Yesterday, Backbench Brexiter Jacob Rees-Mogg said that Conservative MPs must vote to remove Theresa May as Prime Minister now if they do not want her to lead the party into the next general election. The chair of the European Research Group of Eurosceptic MPs delivered a speech yesterday where he claimed that very few of his colleagues want May at the helm in 2022.
Rees-Mogg submitted a vote of no confidence last week, but as it stands, only 25 of his colleagues have followed suit – a little over half of the 48 required to trigger a full confidence vote. For her part, May put technological solutions back on the table in a bid to appease hard Brexiters. No 10 had previously dismissed the possibility of using such solutions to maintain an invisible border between the UK and Ireland, but during a two-and-a-half hour cabinet meeting, ministers had discussed the possibility.
The Democratic Unionist party abstained on votes on the finance bill instead of supporting the government on budget measures as it is supposed to under the confidence and supply agreement. However, the DUP’s opposition to the Brexit deal put forward by May has failed to win the support of businesses and farmers in Northern Ireland. Everyone appears to be in opposition to everybody else at present and it is difficult to see how a Brexit deal can get through Parliament at present.
Wall Street opened with heavy losses, with the Dow falling by 586 points, erasing its 2018 gains in one fell swoop. In London, the FTSE 100 closed 53 points lower, with European markets being hit to a greater extent. There are several reasons for this, including fears over global growth, continuing trade disputes, higher interest rates and US investors protecting their positions ahead of Thanksgiving.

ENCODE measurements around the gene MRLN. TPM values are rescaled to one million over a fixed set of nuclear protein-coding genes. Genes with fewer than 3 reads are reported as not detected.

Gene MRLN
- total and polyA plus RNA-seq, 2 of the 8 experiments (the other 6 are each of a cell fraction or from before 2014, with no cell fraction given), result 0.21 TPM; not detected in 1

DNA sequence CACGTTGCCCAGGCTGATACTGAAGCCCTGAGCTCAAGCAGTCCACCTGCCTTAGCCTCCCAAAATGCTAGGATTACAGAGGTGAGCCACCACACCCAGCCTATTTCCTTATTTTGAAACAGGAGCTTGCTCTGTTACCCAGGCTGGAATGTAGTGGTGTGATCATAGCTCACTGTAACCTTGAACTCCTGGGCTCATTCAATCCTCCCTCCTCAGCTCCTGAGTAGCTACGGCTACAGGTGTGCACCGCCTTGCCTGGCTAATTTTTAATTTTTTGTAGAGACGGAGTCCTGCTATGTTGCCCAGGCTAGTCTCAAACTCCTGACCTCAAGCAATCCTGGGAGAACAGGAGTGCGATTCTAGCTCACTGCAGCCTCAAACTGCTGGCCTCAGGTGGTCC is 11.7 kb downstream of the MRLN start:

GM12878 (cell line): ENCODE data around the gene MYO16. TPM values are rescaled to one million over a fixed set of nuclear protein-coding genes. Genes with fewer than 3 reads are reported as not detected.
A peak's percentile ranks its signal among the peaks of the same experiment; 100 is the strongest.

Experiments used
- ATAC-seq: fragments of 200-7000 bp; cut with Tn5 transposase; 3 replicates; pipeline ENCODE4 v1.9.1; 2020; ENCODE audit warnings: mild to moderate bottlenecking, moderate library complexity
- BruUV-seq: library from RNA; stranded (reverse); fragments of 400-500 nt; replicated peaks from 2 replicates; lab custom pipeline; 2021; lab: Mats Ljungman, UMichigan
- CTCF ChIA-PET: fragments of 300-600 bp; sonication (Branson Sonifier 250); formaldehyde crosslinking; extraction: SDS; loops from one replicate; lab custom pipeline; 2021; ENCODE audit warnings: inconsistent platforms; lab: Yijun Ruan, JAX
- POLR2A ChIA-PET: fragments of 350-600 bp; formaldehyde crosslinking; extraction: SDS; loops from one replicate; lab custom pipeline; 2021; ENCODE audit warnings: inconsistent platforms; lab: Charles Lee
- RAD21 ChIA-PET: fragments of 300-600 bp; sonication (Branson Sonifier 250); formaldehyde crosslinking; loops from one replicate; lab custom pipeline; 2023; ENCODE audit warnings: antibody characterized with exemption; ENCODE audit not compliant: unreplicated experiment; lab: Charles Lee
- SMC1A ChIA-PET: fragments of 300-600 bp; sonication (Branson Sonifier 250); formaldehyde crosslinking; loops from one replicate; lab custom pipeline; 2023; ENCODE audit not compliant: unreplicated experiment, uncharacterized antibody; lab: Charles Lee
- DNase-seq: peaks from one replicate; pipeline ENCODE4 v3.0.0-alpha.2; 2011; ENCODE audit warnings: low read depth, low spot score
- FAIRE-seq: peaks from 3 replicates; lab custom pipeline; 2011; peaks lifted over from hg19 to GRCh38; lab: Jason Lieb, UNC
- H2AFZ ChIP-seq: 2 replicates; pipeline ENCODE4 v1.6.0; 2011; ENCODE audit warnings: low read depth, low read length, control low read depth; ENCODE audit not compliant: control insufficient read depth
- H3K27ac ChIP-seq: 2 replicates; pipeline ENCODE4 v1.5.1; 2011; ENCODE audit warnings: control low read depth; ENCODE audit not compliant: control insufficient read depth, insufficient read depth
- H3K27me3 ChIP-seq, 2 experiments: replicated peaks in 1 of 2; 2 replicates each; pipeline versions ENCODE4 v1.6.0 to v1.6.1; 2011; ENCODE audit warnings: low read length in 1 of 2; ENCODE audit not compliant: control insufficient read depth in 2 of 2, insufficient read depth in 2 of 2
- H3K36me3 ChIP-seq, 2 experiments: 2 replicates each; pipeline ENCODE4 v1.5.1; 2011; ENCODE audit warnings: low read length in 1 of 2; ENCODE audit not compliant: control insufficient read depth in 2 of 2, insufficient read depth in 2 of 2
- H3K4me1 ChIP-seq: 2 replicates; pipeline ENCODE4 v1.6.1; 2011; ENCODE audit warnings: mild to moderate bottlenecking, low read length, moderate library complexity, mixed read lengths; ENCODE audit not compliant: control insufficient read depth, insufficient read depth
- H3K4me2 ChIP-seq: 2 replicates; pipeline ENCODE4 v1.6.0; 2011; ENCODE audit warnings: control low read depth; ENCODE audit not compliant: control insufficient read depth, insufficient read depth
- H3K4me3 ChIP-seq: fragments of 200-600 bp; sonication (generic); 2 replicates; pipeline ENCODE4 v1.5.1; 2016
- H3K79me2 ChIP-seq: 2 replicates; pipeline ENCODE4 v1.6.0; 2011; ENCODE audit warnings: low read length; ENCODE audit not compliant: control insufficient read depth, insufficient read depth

Sterling hovered around the $1.28 point towards the end of the day, but managed to make some marginal gains against the euro. The single currency weakened against the dollar too, as fears over the continuing confrontation between the European Commission and Italian government concern investors. We will find out what the EC’s decision is later today and whether there will be any repercussions.
If you’re sending money overseas in the coming few months, don’t leave the exchange rate to chance. Use a forward contract to lock in the same rate for yourself for twelve months. Even if the markets move, you won’t be affected. And, if you’re purchasing or moving to a home abroad, don’t miss our partner Property Guides’ guidance on buying during and after Brexit.